Loney co-founded Akki Energy, what he calls a social enterprise incubator, in Manitoba.
"Aki' is an Ojibwe word for Earth and we're doing geothermal on First Nations. But we've started several other social enterprises through it on many other First Nations in Manitoba," Loney tells Tremonti.
"In fact, the two largest geothermal companies in all of Western Canada are social enterprises that we've started, they're employing people where there were no where there was no employment before."The high utility bills on First Nations was an opportunity, Loney says. By providing renewable energy options that would lower bills significantly, they were able to use some of the bill reductions to pay for the upfront infrastructure costs of geothermal — and thus engaging First Nations communities in an economic development process. Loney says that they've been able to do seven million dollars worth of geothermal in just three years.
"It's very labor intensive work. So wherever that happens we're employing people from the First Nations themselves."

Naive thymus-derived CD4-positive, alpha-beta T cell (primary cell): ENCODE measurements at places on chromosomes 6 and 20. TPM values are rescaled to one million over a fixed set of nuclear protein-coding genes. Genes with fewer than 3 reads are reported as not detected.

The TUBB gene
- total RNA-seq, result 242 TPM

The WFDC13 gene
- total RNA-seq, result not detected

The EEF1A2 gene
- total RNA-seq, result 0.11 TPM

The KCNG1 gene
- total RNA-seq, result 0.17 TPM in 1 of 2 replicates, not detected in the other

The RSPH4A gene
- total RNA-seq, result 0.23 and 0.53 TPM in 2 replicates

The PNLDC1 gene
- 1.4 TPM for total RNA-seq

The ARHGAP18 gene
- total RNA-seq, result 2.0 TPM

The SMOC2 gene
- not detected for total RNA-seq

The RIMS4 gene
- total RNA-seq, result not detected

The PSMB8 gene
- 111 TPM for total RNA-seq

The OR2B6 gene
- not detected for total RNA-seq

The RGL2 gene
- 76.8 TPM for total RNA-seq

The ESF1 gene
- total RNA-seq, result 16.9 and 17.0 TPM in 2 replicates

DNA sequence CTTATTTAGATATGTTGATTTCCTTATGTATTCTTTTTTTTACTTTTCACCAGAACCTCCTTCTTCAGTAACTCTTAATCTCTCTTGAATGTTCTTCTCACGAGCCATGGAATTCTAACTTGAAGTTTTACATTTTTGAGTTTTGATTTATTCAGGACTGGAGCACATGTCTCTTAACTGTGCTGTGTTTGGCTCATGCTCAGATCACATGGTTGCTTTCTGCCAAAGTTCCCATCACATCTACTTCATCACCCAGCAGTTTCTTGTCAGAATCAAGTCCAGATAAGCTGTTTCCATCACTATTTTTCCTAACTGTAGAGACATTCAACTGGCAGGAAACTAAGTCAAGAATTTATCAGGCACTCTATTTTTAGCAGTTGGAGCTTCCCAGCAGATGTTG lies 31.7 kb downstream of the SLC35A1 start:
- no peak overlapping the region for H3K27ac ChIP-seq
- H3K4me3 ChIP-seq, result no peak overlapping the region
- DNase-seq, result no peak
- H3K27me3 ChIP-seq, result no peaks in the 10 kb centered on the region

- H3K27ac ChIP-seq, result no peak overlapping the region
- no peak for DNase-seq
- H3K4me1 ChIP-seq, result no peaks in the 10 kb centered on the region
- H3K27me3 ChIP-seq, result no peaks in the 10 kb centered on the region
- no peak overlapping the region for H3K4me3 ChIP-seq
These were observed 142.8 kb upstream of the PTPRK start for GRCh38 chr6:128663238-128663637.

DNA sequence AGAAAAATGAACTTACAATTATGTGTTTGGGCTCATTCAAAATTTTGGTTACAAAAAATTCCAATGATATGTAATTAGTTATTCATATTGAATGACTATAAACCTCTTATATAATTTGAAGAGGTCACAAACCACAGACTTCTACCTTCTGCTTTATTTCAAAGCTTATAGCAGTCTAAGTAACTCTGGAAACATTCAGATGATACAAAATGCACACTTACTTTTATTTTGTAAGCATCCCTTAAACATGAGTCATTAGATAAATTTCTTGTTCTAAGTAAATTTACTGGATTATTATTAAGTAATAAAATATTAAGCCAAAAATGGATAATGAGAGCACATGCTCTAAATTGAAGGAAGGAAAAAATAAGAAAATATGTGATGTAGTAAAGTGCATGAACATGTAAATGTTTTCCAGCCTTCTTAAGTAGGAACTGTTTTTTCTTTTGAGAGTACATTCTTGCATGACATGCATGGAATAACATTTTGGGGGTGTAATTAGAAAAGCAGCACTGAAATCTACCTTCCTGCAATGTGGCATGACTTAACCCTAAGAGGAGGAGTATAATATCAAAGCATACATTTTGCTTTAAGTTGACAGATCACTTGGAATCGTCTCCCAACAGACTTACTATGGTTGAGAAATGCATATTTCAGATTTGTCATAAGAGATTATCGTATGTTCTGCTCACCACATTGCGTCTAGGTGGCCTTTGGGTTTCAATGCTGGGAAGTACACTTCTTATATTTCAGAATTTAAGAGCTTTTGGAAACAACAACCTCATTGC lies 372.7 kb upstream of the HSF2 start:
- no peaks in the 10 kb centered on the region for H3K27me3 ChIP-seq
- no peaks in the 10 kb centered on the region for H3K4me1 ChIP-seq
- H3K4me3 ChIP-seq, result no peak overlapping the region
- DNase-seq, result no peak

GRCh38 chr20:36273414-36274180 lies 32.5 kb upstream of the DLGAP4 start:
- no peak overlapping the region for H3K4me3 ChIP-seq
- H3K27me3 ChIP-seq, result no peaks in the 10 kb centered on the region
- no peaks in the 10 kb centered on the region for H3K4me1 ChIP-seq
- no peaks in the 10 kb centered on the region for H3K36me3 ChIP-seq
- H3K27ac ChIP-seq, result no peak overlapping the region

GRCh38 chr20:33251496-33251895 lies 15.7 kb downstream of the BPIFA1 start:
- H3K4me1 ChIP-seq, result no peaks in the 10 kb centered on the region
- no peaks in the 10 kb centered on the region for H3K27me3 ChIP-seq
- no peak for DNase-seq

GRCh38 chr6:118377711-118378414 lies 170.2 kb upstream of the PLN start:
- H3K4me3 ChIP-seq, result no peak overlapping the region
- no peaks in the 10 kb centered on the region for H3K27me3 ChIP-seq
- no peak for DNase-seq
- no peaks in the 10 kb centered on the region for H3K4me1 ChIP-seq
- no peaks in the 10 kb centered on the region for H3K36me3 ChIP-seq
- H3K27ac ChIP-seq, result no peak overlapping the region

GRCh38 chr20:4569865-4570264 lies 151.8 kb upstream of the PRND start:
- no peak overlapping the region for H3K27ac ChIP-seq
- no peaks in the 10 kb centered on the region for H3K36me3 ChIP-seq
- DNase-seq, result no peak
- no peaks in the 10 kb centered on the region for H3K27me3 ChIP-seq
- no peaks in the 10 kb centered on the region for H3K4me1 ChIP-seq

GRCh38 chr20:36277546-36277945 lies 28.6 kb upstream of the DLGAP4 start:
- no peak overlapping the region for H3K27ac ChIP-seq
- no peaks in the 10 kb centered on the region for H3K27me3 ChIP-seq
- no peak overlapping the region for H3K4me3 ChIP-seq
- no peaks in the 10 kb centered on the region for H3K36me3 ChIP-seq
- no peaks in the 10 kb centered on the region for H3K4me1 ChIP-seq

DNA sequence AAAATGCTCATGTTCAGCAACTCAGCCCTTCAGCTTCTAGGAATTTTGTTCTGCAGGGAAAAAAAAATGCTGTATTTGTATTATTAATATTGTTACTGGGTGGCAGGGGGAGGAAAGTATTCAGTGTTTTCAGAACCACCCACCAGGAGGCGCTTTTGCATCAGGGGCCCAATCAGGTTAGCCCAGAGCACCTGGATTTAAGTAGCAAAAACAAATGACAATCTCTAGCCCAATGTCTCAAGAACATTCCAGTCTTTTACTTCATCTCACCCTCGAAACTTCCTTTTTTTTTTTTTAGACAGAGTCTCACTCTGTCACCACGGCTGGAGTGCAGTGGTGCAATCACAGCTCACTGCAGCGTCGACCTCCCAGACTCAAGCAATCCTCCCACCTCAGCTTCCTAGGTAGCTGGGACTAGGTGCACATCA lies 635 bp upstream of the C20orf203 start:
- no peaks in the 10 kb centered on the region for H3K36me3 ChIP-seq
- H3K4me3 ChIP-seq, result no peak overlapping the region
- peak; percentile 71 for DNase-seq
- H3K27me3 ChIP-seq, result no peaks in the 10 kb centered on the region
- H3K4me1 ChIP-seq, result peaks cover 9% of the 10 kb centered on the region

Loney tells Tremonti that the government generally asks First Nations to apply for funding when it comes to renewable energy and brings in outside companies for those services.
"There's no economic development in that whole process so we've turned that on its head and said 'why don't we set up utilities'? The First Nations can operate in, and employ folks from their own nations to install their renewable energy, and then use the bill reductions to pay for the up front costs of that infrastructure."
It's an exciting turn of events says Loney but that doesn't mean it hasn't come without some push back.
In May, the government shut down an eight million dollar geothermal project and suggested to apply for funding to get it back running. Loney and co. refuse to do this.
"This is how colonial governments … do business. They want to maintain control and they don't believe that the First Nation families, Indigenous communities can do anything for themselves."
"And we're showing them quite different."
Loney says his new book, An Army of Problem Solvers: Reconciliation and The Solutions Economy, looks at all the different ways the government gets in the way of progress happening and wants to challenge the government to think beyond the colonial past.
"Let's look at Canada and how it can be in its next 150 years."
This segment was produced by Winnipeg network producer Suzanne Dufresne."